Café Society is Woody Allen’s eleven-hundredth movie and it’s the thirty-seventh time he’s made Annie Hall and the second time he’s done Midnight in Paris. It stars Jesse Eisenberg as Woody Allen Bobby Dorfman, a New Yorker who goes to Hollywood to find his fortune, and Kristen Stewart as Vonnie, a 1930s hipster. Café Society also stars Steve Carell as Phil, an obnoxious Hollywood agent, and Blake Lively, as window dressing, as well as a litany of other actors you can be disappointed in for working with Woody Allen.

To be fair, Café Society is Allen’s best movie since Blue Jasmine. The dialogue is snappy, and there are some really good jokes scattered throughout. There’s a particularly good joke revolving around Bobby’s brother, Ben (Corey Stoll), a gangster in New York. As people describe Ben’s job with various euphemisms, we invariably cut to scenes of brutal executions and people being encased in concrete, and it’s funny every time. It’s actually the best bit in the movie. Fans of Allen will undoubtedly enjoy Café Society, and it stands up pretty well in the “Woody Allen Lite” category. It’s basically just Annie Hall set in the 1930s, but he’s remade Annie Hall like nineteen times and no one has cared yet, so I don’t see why anyone will care now.

The story is about Bobby Dorfman—Eisenberg is really good as the obligatory Woody Allen substitute, doing a dead-on impression—who goes to Hollywood to work for his uncle, Phil. There he meets Vonnie—Stewart is also very good, continuing her run of very good performances, and she and Eisenberg remain an entertaining screen couple. Bobby instantly falls in love with Vonnie, and he proceeds to run a 1930s Pick Up Artist scam on her until she caves and starts going out with him. Except Vonnie is also in love with Phil, with whom she was having an affair, and in the end she breaks Bobby’s heart and sends him back to New York, alone.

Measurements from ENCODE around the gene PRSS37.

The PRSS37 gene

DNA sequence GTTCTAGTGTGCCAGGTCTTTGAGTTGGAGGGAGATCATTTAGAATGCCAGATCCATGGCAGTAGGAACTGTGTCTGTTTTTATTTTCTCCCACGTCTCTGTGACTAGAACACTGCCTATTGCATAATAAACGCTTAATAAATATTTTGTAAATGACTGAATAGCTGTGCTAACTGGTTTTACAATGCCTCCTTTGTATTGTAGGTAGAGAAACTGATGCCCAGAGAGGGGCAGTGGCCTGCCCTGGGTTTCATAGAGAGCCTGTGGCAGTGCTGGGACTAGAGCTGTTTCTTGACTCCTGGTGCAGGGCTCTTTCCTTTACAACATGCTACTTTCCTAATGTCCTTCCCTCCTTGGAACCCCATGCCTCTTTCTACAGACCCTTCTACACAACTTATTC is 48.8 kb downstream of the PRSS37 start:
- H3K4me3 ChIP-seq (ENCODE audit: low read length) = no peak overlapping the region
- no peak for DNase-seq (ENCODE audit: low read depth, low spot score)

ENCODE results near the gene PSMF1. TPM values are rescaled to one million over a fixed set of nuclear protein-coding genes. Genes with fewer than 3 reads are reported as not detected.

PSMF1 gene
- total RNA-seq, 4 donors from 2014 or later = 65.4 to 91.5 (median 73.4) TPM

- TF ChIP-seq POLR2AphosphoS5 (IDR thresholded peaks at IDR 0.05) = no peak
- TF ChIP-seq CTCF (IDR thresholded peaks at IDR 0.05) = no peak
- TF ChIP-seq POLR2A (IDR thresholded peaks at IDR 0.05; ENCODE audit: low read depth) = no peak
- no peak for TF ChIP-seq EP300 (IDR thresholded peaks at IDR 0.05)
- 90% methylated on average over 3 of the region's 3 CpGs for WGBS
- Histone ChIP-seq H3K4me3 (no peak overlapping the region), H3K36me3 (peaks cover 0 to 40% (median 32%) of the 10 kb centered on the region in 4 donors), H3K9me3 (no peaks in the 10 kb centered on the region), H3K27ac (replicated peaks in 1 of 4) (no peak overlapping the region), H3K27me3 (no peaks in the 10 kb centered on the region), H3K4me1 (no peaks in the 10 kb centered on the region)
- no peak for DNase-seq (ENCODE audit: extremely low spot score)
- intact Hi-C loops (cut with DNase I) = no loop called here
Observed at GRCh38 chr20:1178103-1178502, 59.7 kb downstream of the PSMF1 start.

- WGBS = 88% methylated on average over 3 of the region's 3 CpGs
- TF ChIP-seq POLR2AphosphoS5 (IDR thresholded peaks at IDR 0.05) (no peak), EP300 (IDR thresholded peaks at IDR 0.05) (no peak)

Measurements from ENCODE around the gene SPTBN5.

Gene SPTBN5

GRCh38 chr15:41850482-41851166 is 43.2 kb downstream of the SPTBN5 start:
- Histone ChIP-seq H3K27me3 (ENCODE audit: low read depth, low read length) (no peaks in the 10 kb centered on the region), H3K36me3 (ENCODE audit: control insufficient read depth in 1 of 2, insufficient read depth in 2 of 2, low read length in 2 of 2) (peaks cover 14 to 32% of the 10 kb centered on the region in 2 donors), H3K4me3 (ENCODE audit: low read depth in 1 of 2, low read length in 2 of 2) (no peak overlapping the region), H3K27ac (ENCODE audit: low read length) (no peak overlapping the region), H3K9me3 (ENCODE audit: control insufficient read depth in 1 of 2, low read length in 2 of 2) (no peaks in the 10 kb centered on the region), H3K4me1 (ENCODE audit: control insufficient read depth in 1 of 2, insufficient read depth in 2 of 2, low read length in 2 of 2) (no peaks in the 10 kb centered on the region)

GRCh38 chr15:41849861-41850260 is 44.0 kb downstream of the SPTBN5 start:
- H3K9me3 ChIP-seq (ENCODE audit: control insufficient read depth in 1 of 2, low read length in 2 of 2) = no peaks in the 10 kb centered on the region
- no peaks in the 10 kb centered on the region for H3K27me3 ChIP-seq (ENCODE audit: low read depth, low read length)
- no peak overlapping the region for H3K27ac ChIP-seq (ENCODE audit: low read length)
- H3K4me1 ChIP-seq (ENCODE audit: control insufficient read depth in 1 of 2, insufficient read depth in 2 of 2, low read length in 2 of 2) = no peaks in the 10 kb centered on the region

In New York Bobby mopes and joins his gangster brother in nightclub management—Bobby is the charming public face of their club while Ben uses it to launder money. Because this is a Woody Allen film and Bobby is the Woody Allen insert, everyone loves him and he’s the most popular and his club is the most successful, despite him being a creepy asshole. It’s at his club that he meets Veronica (Lively), a socialite who falls for him, reasons unknown—Bobby treats women like props. (“Veronica” also happens to be Vonnie’s full name, because Bobby is just the worst.) The second half of the movie is about Bobby leading a charmed life even though he is miserable and makes everyone around him miserable, too.

Café Society would be enjoyable—despite the relative misery of all the main characters—except for the subtext of the entire story. If you know even the slightest bit about Allen’s status as an accused child molester, and as an actual-fact man who ran off with his partner’s much-younger daughter, it is impossible to ignore the SMUG, TAUNTING core of this movie. Allen is daring audiences to enjoy Café Society even as he has laced it with the very themes that plague his personal life.

Phil praises his wife of twenty-five years, saying what a wonderful woman and mother she is, bust gosh darn it, he just can’t resist young Vonnie! And what is age, anyway? It’s just a number! Meaningless in the face of love! A character actually says this sh*t, and it’s clearly supposed to be a joke but it’s so wildly inappropriate given the context that a deeply uncomfortable silence fell in the theater while watching it.

Allen is directly challenging the notion that we’re supposed to separate art and artist by giving us a movie steeped in his real-life controversies. I, for one, can’t do it. It’s too blatantly BAITING. If you invite me to judge your movie through the same lens with which I judge you, then I will do it. Café Society is a creepy f*cking movie, about a creepy f*cking man, made by a creepy f*cking filmmaker.